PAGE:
Allergic Drug Reactions

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An allergic reaction also is called a hypersensitivity reaction. Allergy to a drug usually begins to occur after more than one dose of the drug is given. On occasion, the nurse may observe an allergic reaction the first time a drug is given because the patient has received or taken the drug in the past.

A drug allergy occurs because the individual's immune system views the drug as a foreign substance or antigen. The presence of an antigen stimulates the antigen-antibody response that in turn prompts the body to produce antibodies. If the patient takes the drug after the antigen-antibody response has occurred, an allergic reaction results.

Even a mild allergic reaction produces serious effects if it goes unnoticed and the drug is given again. Any indication of an allergic reaction is reported to the primary health care provider before the next dose of the drug is given. Serious allergic reactions require contacting the primary health care provider immediately because emergency treatment may be necessary.

Some allergic reactions occur within minutes (even seconds) after the drug is given; others may be delayed for hours or days. Allergic reactions that occur immediately often are the most serious.

Allergic reactions are manifested by a variety of signs and symptoms observed by the nurse or reported by the patient. Examples of some allergic symptoms include itching, various types of skin rashes, and hives (urticaria). Other symptoms include difficulty breathing, wheezing, cyanosis, a sudden loss of consciousness, and swelling of the eyes, lips, or tongue.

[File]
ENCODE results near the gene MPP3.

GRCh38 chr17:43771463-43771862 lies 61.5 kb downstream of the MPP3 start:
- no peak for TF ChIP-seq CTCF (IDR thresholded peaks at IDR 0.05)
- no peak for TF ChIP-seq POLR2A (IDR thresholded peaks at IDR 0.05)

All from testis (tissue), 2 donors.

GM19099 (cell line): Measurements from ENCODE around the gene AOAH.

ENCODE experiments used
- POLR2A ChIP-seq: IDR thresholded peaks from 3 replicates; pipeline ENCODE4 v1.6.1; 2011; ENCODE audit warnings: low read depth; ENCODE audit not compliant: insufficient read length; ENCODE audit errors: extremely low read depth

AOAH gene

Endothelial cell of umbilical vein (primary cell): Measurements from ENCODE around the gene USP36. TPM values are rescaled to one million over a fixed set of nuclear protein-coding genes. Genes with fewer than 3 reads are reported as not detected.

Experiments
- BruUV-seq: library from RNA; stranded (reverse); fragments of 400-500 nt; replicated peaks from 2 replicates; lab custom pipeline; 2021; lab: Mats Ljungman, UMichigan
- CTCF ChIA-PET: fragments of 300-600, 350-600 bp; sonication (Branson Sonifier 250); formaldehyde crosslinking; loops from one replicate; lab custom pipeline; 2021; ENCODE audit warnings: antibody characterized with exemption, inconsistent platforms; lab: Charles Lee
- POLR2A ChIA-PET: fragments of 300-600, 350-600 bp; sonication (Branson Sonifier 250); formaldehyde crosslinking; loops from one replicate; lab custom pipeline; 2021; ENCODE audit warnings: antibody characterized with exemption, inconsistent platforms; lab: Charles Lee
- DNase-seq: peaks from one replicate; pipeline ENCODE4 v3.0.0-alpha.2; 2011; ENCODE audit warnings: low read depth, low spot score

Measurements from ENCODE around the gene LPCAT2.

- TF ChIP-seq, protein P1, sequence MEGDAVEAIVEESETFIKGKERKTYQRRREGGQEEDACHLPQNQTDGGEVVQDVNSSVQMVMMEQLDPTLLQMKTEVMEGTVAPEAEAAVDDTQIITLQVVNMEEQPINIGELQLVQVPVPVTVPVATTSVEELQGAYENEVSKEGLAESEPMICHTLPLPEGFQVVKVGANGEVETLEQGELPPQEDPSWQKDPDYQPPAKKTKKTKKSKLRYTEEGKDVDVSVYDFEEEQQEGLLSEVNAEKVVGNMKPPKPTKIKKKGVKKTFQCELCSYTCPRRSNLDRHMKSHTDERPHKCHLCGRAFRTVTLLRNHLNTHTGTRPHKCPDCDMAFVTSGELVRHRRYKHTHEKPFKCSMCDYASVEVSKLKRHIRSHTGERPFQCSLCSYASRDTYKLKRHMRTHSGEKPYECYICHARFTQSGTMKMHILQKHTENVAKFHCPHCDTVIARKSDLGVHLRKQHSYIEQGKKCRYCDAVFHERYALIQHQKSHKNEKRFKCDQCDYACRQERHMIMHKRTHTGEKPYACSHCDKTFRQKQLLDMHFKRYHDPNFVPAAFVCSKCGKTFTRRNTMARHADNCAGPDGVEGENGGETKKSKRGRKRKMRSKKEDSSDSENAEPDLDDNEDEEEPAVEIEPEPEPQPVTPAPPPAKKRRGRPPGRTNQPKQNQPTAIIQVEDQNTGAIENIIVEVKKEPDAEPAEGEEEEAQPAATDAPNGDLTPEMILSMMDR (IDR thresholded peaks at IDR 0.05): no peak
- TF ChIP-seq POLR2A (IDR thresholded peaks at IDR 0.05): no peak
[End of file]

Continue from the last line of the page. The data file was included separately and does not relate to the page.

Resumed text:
Anaphylactic shock is an extremely serious allergic drug reaction that usually occurs shortly after the administration of a drug to which the individual is sensitive. This type of allergic reaction requires immediate medical attention. Symptoms of anaphylactic shock are listed in Table 1-2.

All or only some of these symptoms may be present. Anaphylactic shock can be fatal if the symptoms are not identified and treated immediately. Treatment is to raise the blood pressure, improve breathing, restore cardiac function, and treat other symptoms as they occur.

TABLE 1-2 I Symptoms of Anaphylactic Shock

Respiratory Bronchospasm

Dyspnea (difficult breathing) Feeling of fullness in the throat Cough Wheezing

Cardiovascular Extremely low blood pressure

Tachycardia (heart rate > 100 bpm) Palpations Syncope (fainting) Cardiac arrest Integumentary Urticaria

Angioedema Pruritus (itching) Sweating Gastrointestinal Nausea

Vomiting Abdominal pain

Epinephrine (adrenalin) 0.1 to 0.5 mg may be given by subcutaneous or intramuscular injection. Hypotension and shock may be treated with fluids and vasopressors. Bronchodilators are given to relax the smooth muscles of the bronchial tubes. Antihistamines may be given to block the effects of histamine.

Angioedema (angioneurotic edema) is another type of allergic drug reaction. It is manifested by the collection of fluid in subcutaneous tissues. Areas that are most commonly affected are the eyelids, lips, mouth, and throat, although other areas also may be affected. Angioedema can be dangerous when the mouth is affected because the swelling may block the airway and asphyxia may occur. Difficulty in breathing or swelling to any area of the body is reported immediately to the primary health care provider.

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